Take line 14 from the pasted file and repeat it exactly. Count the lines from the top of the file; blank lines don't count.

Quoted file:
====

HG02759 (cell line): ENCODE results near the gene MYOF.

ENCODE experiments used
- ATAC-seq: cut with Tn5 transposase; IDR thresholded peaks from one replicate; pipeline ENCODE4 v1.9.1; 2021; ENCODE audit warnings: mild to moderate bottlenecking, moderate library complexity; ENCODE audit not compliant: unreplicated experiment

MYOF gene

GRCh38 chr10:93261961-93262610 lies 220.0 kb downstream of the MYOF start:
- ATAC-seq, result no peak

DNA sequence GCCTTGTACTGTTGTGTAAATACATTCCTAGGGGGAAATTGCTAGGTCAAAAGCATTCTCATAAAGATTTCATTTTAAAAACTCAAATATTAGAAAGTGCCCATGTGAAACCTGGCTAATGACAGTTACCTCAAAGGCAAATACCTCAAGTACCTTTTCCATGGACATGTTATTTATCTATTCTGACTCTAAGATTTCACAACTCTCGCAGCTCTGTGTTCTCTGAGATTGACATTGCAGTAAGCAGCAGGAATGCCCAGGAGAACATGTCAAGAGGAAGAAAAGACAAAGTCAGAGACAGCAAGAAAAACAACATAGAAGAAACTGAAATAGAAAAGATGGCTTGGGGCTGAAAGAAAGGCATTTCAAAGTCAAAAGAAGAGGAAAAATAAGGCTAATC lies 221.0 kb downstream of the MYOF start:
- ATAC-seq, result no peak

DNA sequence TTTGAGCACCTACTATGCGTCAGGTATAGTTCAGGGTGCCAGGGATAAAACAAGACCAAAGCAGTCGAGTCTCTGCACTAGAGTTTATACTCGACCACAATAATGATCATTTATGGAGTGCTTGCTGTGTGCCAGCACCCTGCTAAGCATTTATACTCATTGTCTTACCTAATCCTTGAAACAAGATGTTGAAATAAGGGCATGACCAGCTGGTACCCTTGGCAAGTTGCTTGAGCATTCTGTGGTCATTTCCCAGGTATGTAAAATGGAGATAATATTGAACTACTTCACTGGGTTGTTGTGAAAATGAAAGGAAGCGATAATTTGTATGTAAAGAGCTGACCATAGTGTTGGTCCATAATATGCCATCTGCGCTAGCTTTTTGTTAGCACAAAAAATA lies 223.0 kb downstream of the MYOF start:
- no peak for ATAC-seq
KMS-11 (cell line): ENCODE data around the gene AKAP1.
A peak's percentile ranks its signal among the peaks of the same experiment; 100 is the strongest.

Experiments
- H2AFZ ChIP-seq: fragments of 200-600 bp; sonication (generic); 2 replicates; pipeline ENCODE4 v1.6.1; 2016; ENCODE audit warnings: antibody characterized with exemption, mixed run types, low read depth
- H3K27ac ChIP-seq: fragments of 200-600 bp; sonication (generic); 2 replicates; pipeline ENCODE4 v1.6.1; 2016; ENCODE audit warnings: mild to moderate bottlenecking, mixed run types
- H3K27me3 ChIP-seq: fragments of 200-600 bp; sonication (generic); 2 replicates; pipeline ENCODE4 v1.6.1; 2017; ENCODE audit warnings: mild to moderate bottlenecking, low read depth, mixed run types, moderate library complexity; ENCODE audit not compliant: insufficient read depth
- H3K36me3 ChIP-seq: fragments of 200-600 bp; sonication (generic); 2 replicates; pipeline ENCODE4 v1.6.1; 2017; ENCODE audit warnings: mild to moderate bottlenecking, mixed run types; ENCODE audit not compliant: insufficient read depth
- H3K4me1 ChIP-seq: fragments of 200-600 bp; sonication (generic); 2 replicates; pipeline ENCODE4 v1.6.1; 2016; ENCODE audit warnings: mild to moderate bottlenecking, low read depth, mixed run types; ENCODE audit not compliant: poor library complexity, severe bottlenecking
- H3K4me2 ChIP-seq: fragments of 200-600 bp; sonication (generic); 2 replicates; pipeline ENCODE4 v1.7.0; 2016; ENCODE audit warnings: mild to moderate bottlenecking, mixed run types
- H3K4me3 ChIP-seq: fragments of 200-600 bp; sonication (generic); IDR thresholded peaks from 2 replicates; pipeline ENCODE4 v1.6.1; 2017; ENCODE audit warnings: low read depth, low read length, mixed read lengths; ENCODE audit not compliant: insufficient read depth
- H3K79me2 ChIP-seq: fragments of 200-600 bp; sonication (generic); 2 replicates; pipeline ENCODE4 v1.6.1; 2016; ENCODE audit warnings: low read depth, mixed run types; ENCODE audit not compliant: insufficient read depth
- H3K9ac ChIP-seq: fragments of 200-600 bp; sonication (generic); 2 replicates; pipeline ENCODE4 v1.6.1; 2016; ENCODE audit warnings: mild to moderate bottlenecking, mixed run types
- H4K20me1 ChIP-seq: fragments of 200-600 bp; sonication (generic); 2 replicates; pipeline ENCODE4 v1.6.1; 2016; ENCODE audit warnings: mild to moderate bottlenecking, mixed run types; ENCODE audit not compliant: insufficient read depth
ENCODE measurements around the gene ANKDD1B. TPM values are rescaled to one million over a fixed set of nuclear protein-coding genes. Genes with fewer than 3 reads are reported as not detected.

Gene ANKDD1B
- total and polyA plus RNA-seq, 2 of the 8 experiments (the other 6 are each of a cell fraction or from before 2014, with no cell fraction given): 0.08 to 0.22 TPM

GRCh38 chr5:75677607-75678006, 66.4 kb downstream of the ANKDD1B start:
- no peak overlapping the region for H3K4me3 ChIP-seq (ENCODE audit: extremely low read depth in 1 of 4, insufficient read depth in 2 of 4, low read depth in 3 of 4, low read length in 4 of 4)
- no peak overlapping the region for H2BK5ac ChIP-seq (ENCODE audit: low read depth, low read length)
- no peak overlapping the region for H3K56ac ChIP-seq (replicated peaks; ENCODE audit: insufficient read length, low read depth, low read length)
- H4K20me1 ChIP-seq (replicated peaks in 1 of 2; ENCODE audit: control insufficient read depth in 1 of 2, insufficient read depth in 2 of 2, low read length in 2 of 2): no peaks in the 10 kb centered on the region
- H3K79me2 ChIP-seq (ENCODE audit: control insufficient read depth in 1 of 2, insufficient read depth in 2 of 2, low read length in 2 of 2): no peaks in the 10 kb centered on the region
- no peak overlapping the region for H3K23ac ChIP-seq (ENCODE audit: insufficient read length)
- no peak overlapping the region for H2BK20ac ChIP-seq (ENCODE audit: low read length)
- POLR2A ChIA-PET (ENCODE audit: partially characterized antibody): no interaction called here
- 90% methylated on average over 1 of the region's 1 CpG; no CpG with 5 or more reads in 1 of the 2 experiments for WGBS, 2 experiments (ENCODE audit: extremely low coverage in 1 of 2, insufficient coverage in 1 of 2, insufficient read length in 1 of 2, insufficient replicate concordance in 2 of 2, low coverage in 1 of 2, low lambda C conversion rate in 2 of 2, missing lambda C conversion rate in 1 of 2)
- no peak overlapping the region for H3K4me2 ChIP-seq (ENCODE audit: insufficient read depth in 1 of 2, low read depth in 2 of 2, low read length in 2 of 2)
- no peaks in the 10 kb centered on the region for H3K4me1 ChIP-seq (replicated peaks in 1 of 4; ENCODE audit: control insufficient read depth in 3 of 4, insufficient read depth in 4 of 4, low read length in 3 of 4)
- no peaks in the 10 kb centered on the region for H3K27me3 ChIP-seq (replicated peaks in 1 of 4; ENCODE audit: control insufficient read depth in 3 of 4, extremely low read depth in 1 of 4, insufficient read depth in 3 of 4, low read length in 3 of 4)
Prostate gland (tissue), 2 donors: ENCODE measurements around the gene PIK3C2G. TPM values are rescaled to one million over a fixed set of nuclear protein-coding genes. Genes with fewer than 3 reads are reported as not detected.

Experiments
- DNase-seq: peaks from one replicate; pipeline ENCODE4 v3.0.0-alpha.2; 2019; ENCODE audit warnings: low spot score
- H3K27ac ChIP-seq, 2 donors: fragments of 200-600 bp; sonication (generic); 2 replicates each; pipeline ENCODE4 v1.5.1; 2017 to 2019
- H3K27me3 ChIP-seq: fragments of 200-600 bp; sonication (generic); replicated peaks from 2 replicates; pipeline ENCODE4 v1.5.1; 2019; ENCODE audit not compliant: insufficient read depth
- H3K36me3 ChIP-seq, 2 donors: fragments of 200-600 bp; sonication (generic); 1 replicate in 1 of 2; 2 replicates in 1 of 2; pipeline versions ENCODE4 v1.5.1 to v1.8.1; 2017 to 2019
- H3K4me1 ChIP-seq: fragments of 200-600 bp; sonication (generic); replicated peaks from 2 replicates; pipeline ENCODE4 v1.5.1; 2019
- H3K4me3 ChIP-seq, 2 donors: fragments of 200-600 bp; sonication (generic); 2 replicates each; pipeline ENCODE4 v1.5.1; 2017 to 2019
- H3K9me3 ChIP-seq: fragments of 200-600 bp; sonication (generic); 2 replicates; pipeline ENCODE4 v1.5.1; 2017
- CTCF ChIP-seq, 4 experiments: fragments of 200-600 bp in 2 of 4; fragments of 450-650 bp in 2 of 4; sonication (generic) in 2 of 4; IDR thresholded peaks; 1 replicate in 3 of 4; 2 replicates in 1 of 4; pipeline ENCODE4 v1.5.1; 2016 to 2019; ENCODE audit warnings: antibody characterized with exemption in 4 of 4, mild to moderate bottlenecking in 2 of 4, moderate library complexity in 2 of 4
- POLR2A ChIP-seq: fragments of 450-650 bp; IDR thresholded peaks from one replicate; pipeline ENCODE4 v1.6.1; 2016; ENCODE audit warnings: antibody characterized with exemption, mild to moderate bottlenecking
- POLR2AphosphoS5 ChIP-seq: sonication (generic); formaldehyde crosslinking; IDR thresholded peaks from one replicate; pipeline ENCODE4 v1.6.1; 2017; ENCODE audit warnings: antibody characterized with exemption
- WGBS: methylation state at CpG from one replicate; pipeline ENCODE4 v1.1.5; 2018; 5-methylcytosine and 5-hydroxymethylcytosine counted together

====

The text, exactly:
- H2AFZ ChIP-seq: fragments of 200-600 bp; sonication (generic); 2 replicates; pipeline ENCODE4 v1.6.1; 2016; ENCODE audit warnings: antibody characterized with exemption, mixed run types, low read depth